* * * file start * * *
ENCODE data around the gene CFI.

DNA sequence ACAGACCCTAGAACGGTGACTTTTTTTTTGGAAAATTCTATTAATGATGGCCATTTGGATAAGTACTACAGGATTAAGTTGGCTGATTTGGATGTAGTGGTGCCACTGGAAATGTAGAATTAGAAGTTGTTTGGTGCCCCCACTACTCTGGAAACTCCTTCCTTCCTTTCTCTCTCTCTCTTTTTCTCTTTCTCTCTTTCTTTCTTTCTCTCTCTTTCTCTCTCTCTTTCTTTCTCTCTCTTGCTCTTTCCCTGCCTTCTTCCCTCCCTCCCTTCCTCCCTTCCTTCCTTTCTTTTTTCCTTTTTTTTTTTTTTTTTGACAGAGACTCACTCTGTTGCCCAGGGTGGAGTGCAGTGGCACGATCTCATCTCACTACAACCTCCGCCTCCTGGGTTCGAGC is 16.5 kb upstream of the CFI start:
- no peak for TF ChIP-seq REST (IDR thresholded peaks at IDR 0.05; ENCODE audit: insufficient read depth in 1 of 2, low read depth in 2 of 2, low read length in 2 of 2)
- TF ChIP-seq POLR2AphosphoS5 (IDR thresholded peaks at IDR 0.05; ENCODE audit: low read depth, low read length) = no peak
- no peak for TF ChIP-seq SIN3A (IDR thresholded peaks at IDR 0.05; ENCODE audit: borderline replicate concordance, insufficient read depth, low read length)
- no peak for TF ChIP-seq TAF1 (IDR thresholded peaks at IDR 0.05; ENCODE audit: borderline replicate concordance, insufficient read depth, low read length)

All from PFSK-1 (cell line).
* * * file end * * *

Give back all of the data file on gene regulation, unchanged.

ENCODE data around the gene CFI.

DNA sequence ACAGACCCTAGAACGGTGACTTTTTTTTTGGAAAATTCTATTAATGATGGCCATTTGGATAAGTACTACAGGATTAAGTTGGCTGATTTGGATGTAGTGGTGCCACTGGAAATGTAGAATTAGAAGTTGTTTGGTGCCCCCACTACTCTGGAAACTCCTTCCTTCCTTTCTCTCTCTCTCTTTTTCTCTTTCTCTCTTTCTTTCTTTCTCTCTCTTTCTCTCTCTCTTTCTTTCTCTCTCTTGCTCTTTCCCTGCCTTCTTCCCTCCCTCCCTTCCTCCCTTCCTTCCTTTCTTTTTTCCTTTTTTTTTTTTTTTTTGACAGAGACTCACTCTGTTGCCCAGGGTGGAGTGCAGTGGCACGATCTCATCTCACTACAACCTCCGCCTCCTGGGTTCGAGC is 16.5 kb upstream of the CFI start:
- no peak for TF ChIP-seq REST (IDR thresholded peaks at IDR 0.05; ENCODE audit: insufficient read depth in 1 of 2, low read depth in 2 of 2, low read length in 2 of 2)
- TF ChIP-seq POLR2AphosphoS5 (IDR thresholded peaks at IDR 0.05; ENCODE audit: low read depth, low read length) = no peak
- no peak for TF ChIP-seq SIN3A (IDR thresholded peaks at IDR 0.05; ENCODE audit: borderline replicate concordance, insufficient read depth, low read length)
- no peak for TF ChIP-seq TAF1 (IDR thresholded peaks at IDR 0.05; ENCODE audit: borderline replicate concordance, insufficient read depth, low read length)

All from PFSK-1 (cell line).